Mrs Buhari urges Nigerians to patronise made-in Nigeria goods

By Kemi Mobuse - Friday, February 26, 2016

The Wife of the President, Mrs Aisha Buhari, has urged Nigerians to patronize made in Nigeria goods with a view to creating employment and strengthening the country’s economy.

 Mrs Buhari made the call when she inaugurated the Made in Nigeria Tomoto Paste Factory, Erisco Foods Limited, on Thursday in Lagos. 

She said that; "the need to patronise Nigerian goods had become necessary as it would encourage the production of local farm products and improve the health of citizens."

 She also urged manufacturing companies in the country to emulate Erisco company by using locally available raw materials to produce their goods to ensure economic development. 

She added that “I think we have imported enough and we have to change that culture of importing things  we can produce locally,” Mrs. Buhari said in her address. I believe this is part of the change process which the present administration is all about. “The event we are witnessing today is not only unique but also important because this company is able to produce 450,000 tonnes of tomato paste using local tomatoes.’’ 

She then commended the company for donating food items to Internally Displace Persons (IDPs) in the North East and also for providing employment to youths.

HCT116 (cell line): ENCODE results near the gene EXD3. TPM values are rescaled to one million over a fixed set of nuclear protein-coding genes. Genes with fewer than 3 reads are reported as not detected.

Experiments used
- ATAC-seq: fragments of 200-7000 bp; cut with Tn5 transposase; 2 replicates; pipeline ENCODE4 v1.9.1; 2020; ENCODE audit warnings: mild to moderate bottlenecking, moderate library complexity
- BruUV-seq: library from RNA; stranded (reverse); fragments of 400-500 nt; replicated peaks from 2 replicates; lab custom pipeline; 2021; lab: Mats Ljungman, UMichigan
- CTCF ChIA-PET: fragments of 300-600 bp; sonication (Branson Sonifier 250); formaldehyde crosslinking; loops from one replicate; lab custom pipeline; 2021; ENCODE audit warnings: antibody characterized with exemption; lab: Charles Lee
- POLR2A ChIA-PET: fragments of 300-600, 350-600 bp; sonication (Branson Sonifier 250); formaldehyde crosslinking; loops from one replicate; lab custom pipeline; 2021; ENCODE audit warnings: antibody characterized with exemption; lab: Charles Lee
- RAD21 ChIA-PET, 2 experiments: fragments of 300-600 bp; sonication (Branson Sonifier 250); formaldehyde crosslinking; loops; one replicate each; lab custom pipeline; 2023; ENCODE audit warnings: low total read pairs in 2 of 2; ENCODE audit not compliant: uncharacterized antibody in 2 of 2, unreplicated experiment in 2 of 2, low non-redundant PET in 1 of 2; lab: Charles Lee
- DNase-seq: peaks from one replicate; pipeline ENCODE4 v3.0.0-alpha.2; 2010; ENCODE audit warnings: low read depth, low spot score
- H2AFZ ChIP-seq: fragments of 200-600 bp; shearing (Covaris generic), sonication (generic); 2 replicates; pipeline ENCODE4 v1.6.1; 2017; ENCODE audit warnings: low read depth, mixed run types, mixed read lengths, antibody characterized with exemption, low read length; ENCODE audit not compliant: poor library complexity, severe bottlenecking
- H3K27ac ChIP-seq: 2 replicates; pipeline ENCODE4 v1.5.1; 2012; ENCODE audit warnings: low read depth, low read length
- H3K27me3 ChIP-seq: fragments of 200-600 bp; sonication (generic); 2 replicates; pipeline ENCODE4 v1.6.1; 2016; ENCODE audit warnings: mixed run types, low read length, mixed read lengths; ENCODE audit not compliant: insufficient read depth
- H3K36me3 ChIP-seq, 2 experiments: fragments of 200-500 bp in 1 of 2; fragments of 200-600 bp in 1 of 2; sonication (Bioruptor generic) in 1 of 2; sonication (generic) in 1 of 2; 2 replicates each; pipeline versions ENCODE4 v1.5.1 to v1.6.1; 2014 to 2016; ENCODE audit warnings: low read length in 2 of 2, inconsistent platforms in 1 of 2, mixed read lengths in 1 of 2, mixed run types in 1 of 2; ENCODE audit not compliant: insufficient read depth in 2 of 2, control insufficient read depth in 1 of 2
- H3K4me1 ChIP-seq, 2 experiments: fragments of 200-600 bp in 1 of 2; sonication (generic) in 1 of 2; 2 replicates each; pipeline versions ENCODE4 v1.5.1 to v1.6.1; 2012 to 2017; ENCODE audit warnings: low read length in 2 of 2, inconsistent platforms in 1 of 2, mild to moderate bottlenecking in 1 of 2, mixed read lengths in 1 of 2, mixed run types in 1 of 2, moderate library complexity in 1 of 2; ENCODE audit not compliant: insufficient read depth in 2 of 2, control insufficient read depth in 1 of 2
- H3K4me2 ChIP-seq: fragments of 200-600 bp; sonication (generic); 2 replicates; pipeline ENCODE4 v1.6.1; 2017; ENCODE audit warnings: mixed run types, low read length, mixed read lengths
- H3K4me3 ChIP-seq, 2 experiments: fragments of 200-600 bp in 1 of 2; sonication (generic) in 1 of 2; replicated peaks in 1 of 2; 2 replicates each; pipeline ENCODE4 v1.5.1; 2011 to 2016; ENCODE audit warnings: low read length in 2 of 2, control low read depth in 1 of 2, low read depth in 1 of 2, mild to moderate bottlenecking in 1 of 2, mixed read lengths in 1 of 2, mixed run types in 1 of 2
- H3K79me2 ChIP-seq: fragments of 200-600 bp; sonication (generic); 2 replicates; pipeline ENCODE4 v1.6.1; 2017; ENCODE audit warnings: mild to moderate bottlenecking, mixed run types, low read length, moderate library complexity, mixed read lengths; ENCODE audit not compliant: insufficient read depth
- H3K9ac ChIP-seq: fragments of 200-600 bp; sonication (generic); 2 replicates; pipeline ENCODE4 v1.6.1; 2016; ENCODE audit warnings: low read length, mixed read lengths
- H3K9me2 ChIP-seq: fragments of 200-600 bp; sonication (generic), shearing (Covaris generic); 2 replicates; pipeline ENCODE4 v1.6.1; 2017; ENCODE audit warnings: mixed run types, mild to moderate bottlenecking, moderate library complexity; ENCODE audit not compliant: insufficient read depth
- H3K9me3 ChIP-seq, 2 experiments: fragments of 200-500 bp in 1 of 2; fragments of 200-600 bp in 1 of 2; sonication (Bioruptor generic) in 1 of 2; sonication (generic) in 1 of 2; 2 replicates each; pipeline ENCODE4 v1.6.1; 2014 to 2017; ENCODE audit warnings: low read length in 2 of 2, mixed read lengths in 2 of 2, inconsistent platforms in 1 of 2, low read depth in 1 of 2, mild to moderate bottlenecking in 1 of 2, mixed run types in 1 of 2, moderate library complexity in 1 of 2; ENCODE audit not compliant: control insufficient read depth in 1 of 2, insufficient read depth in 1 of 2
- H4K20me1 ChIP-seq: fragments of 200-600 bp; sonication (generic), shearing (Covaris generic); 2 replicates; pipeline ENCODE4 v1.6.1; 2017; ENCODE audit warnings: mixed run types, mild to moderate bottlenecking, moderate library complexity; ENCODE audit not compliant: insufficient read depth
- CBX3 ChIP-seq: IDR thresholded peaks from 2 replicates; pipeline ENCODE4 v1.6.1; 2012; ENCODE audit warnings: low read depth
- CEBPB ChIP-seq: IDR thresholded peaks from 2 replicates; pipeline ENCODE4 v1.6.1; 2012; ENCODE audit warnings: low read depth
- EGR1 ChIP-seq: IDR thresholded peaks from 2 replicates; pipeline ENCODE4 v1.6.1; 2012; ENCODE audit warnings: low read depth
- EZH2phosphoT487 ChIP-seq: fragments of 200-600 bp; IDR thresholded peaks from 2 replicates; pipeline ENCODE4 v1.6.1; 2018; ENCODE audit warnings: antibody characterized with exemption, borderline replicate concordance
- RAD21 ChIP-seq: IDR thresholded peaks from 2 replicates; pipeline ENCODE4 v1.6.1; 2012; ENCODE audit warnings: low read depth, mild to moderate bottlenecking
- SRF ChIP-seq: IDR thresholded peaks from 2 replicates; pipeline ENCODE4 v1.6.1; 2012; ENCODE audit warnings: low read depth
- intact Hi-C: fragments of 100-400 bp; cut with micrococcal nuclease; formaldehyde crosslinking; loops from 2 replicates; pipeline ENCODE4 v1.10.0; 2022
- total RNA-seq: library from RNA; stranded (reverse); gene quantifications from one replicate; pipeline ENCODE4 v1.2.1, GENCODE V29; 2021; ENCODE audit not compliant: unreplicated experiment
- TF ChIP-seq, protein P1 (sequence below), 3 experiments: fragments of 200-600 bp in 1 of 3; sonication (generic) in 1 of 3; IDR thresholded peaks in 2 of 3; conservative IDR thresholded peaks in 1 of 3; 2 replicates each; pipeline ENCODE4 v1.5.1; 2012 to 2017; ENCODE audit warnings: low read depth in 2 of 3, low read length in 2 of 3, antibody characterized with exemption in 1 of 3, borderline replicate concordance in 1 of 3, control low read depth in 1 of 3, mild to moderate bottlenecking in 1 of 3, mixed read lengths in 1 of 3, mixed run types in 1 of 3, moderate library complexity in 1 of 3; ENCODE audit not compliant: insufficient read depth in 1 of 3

Also speaking at the event, President/CEO of Erisco Foods, Chief Eric Umeofia, said the new plant was an expansion and improvement on the existing one using the latest technology that allows fresh tomatoes sourced within Nigeria from local farmers   to be processed into tomato paste. He said the idea of the new plant was borne out of the need to resolve the glut in the tomato products from farmers, particularly in the northern part of the country, who losing about 75 per cent of their produce due to the absence of storage or processing facilities.

Said Umeofia: “I visited northern Nigeria frequently in the recent past and I saw how more than 75 per cent of tomatoes harvested yearly are being wasted. Sadly, however, Nigeria spends about $1 billion importing tomato paste from abroad. All that will end with the inauguration of this project. Our new technology in this facility puts an end to all the waste Nigerian farmers  are suffering over the years because it is a backward integration project investment we have made for Nigeria.
“We can now take 10 trucks of fresh tomatoes daily and process the fresh tomatoes to tomato paste and this factory is the first of its kind in Africa,”  he added.

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